DSC00366.jpg


Another view toward Titcomb Basin
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Finally getting to the big lakes in Titcomb Basin.
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And we also hiked up to Mistake Lake. Mistake Lake had reputation for large goldens, at least at some time in the past. We met one backpacker who told us that they still had goldens. Alas, like Wall Lake, we neither caught nor saw any trout. But it was a grand hike, a grand lake, and grand view.
DSC00380.jpg


We returned to starting point ( Elkhart Park) the next day. Overall fishing wasn't great, probably due to weather and also lack of motivation due to weather.
But there was one decent fish in Cook Lakes. We saw and caught several smaller brook and this one was the only non- brook we caught.. a 16 inch rainbow?
(didn't measure and not sure rainbow)
wind river trout 2 of 2.jpg


Some notes..

We were surprised.. EVERYONE had bear spray. We saw no bears nor saw anyone who had seen them. I don't think there is a risk of grizzlies in this area and no one seems to be more afraid of black bears more than the sierra where no one carries bear spray. Just found this interesting.

The people we met were from all over the US. Tennessee, Colorado, New Jersey, and a few from Wyoming. All were like us.. had heard about it and drove or flew long distances.

The lakes.. are huge.. There are only a handful of lakes in the Sierra of the size we saw. Wow. Lots of water.

We had two equipment malfunctions. My air mattress got a hole in it and I slept mostly on the ground. Ugh..
And the TP got wet from rain and snow and then froze solid.. will leave next details to your imagination.....

Overall both Mike and I agreed that this is a region to love.. just like my Sierra and his Colorado Rockies. We defined a loose plan to try another region next year, probably on the Indian Reservation Side where the fishing might be "better". Although I want to see the Cirque of the Towers also. Lots to see.
I hope to return. Thanks again to Wandering Daisy for her advice.



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Re: Trip Report Wind River Range 9/19 to 9/26

Postby TahoeJeff » Mon Oct 03, 2016 7:56 pm

Nice GOLDEN!!!
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Re: Trip Report Wind River Range 9/19 to 9/26

Postby mtboulder » Tue Oct 04, 2016 7:03 am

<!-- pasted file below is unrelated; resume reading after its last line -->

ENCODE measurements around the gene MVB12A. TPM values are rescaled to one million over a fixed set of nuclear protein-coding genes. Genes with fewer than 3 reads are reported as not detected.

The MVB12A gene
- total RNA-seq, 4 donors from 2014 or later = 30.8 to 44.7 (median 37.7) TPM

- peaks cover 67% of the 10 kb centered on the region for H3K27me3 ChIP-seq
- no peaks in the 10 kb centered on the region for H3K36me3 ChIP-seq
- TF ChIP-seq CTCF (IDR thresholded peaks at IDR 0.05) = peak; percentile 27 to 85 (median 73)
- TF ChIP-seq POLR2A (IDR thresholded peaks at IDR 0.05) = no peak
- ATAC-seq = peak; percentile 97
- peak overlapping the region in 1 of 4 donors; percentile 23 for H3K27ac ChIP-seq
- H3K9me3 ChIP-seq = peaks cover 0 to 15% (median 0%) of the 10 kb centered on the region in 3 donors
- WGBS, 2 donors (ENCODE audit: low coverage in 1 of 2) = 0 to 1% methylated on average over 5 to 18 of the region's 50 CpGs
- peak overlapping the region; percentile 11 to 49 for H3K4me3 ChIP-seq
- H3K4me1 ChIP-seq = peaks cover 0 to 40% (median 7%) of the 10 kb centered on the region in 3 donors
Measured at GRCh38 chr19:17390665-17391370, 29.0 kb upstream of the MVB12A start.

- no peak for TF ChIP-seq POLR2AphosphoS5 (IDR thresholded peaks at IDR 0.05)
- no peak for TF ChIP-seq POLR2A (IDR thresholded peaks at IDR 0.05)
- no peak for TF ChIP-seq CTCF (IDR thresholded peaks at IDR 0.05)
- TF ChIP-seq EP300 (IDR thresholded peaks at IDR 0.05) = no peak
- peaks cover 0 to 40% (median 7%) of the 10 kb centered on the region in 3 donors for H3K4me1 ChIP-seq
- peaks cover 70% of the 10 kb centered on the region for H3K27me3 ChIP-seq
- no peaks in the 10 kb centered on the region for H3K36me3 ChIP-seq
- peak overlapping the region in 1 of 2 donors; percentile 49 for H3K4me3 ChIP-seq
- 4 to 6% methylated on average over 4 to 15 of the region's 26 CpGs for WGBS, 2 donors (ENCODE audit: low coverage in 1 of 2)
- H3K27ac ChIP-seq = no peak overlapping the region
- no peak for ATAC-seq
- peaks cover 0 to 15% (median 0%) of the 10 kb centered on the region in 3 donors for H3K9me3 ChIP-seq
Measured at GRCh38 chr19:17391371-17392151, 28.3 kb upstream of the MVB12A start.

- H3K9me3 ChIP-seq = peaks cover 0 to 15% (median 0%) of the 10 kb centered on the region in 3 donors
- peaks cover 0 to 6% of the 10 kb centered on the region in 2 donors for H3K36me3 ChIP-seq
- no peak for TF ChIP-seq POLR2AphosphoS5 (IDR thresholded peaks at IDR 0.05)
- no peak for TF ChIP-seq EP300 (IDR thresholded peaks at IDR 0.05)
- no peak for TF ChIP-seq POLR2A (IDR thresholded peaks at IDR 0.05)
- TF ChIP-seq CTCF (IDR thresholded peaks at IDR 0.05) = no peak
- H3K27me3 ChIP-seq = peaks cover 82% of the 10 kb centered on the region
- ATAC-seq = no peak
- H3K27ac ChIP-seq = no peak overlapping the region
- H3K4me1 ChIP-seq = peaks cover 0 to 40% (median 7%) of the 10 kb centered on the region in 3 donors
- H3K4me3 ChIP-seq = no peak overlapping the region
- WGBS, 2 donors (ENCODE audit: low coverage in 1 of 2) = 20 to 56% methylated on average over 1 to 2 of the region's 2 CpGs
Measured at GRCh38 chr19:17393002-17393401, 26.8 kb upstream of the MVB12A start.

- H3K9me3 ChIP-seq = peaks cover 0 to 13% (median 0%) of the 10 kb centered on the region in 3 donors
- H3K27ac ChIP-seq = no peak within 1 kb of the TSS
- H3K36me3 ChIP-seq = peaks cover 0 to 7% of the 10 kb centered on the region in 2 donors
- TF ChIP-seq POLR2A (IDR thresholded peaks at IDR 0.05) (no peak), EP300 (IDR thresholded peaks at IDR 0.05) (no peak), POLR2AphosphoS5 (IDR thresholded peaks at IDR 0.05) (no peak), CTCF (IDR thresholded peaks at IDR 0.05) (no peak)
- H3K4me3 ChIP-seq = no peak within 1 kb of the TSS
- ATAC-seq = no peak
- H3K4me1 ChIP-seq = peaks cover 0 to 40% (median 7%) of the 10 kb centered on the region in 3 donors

Nice writeup Bob. I had a great time and look forward to doing it again next year. - Mike
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Re: Trip Report Wind River Range 9/19 to 9/26

Postby Tom_H » Tue Oct 04, 2016 9:16 am

Nice read and beautiful pics! Thanks!
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Re: Trip Report Wind River Range 9/19 to 9/26

Postby Hobbes » Tue Oct 04, 2016 10:22 am

It seems like both the Winds and the Canadian Rockies are beginning to show up on everyone's radar. (When the "secrets" have been out for 100 years - LOL.)

I've done a couple of Western drives, looping from LA up to SLC, then past the Winds up to the Tetons/Yellowstone, but have never had a chance to get out and explore. Now it's definitely on my list of things to do.

I've only day hiked in the Canadian Rockies, but here's a link to the Great Divide trail from an experienced hiker who finished it last month:

https://asthetrailturns.wordpress.com/
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Re: Trip Report Wind River Range 9/19 to 9/26

Postby maverick » Tue Oct 04, 2016 11:37 am

Very nice! Were you aware of the system that dumped that snow on you? Titcomb Basin looks very pretty. :nod:
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Re: Trip Report Wind River Range 9/19 to 9/26

Postby robertseeburger » Tue Oct 04, 2016 12:07 pm

Replying to Maverick's note... no awareness of the system.. it lasted about 3-4 days of the 7 day trip. Was there something we should have been aware of?
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Re: Trip Report Wind River Range 9/19 to 9/26

Postby maverick » Tue Oct 04, 2016 1:20 pm

Replying to Maverick's note... no awareness of the system.. it lasted about 3-4 days of the 7 day trip. Was there something we should have been aware of?